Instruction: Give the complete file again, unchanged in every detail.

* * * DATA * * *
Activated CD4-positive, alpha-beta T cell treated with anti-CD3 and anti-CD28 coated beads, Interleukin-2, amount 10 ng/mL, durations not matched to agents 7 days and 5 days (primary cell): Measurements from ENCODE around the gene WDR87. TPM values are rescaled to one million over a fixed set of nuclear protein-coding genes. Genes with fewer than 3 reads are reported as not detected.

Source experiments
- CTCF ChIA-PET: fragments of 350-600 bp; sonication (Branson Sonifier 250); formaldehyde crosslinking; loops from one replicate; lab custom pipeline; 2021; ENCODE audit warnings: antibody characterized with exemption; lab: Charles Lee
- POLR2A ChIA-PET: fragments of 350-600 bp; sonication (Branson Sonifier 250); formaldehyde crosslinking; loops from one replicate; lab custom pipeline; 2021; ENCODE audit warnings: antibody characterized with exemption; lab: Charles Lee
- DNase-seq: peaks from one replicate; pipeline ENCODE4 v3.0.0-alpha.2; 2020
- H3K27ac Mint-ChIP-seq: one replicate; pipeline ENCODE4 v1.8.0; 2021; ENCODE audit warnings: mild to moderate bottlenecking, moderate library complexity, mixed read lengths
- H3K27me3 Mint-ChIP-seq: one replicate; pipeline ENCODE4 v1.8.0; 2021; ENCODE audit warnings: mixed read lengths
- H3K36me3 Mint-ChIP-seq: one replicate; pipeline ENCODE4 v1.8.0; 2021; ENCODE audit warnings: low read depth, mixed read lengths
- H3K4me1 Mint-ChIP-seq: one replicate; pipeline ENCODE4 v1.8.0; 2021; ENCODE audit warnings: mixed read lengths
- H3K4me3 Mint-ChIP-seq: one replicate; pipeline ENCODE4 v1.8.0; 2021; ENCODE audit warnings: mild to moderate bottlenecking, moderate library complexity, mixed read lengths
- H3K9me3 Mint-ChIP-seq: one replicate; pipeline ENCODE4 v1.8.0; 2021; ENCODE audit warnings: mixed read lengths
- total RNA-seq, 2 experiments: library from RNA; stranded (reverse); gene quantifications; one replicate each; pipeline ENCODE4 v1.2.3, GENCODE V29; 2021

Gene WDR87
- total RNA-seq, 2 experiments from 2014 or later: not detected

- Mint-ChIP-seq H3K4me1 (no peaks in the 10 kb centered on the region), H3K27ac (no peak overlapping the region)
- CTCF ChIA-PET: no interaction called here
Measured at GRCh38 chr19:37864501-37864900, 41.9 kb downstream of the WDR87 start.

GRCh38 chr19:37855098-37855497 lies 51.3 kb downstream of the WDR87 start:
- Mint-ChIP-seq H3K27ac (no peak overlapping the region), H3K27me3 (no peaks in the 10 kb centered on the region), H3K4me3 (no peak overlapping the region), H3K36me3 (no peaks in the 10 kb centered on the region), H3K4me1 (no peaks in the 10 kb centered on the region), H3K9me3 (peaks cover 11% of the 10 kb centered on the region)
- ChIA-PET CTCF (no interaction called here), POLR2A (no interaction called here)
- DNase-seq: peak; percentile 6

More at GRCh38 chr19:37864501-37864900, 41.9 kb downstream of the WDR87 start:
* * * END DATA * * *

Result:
Activated CD4-positive, alpha-beta T cell treated with anti-CD3 and anti-CD28 coated beads, Interleukin-2, amount 10 ng/mL, durations not matched to agents 7 days and 5 days (primary cell): Measurements from ENCODE around the gene WDR87. TPM values are rescaled to one million over a fixed set of nuclear protein-coding genes. Genes with fewer than 3 reads are reported as not detected.

Source experiments
- CTCF ChIA-PET: fragments of 350-600 bp; sonication (Branson Sonifier 250); formaldehyde crosslinking; loops from one replicate; lab custom pipeline; 2021; ENCODE audit warnings: antibody characterized with exemption; lab: Charles Lee
- POLR2A ChIA-PET: fragments of 350-600 bp; sonication (Branson Sonifier 250); formaldehyde crosslinking; loops from one replicate; lab custom pipeline; 2021; ENCODE audit warnings: antibody characterized with exemption; lab: Charles Lee
- DNase-seq: peaks from one replicate; pipeline ENCODE4 v3.0.0-alpha.2; 2020
- H3K27ac Mint-ChIP-seq: one replicate; pipeline ENCODE4 v1.8.0; 2021; ENCODE audit warnings: mild to moderate bottlenecking, moderate library complexity, mixed read lengths
- H3K27me3 Mint-ChIP-seq: one replicate; pipeline ENCODE4 v1.8.0; 2021; ENCODE audit warnings: mixed read lengths
- H3K36me3 Mint-ChIP-seq: one replicate; pipeline ENCODE4 v1.8.0; 2021; ENCODE audit warnings: low read depth, mixed read lengths
- H3K4me1 Mint-ChIP-seq: one replicate; pipeline ENCODE4 v1.8.0; 2021; ENCODE audit warnings: mixed read lengths
- H3K4me3 Mint-ChIP-seq: one replicate; pipeline ENCODE4 v1.8.0; 2021; ENCODE audit warnings: mild to moderate bottlenecking, moderate library complexity, mixed read lengths
- H3K9me3 Mint-ChIP-seq: one replicate; pipeline ENCODE4 v1.8.0; 2021; ENCODE audit warnings: mixed read lengths
- total RNA-seq, 2 experiments: library from RNA; stranded (reverse); gene quantifications; one replicate each; pipeline ENCODE4 v1.2.3, GENCODE V29; 2021

Gene WDR87
- total RNA-seq, 2 experiments from 2014 or later: not detected

- Mint-ChIP-seq H3K4me1 (no peaks in the 10 kb centered on the region), H3K27ac (no peak overlapping the region)
- CTCF ChIA-PET: no interaction called here
Measured at GRCh38 chr19:37864501-37864900, 41.9 kb downstream of the WDR87 start.

GRCh38 chr19:37855098-37855497 lies 51.3 kb downstream of the WDR87 start:
- Mint-ChIP-seq H3K27ac (no peak overlapping the region), H3K27me3 (no peaks in the 10 kb centered on the region), H3K4me3 (no peak overlapping the region), H3K36me3 (no peaks in the 10 kb centered on the region), H3K4me1 (no peaks in the 10 kb centered on the region), H3K9me3 (peaks cover 11% of the 10 kb centered on the region)
- ChIA-PET CTCF (no interaction called here), POLR2A (no interaction called here)
- DNase-seq: peak; percentile 6

More at GRCh38 chr19:37864501-37864900, 41.9 kb downstream of the WDR87 start: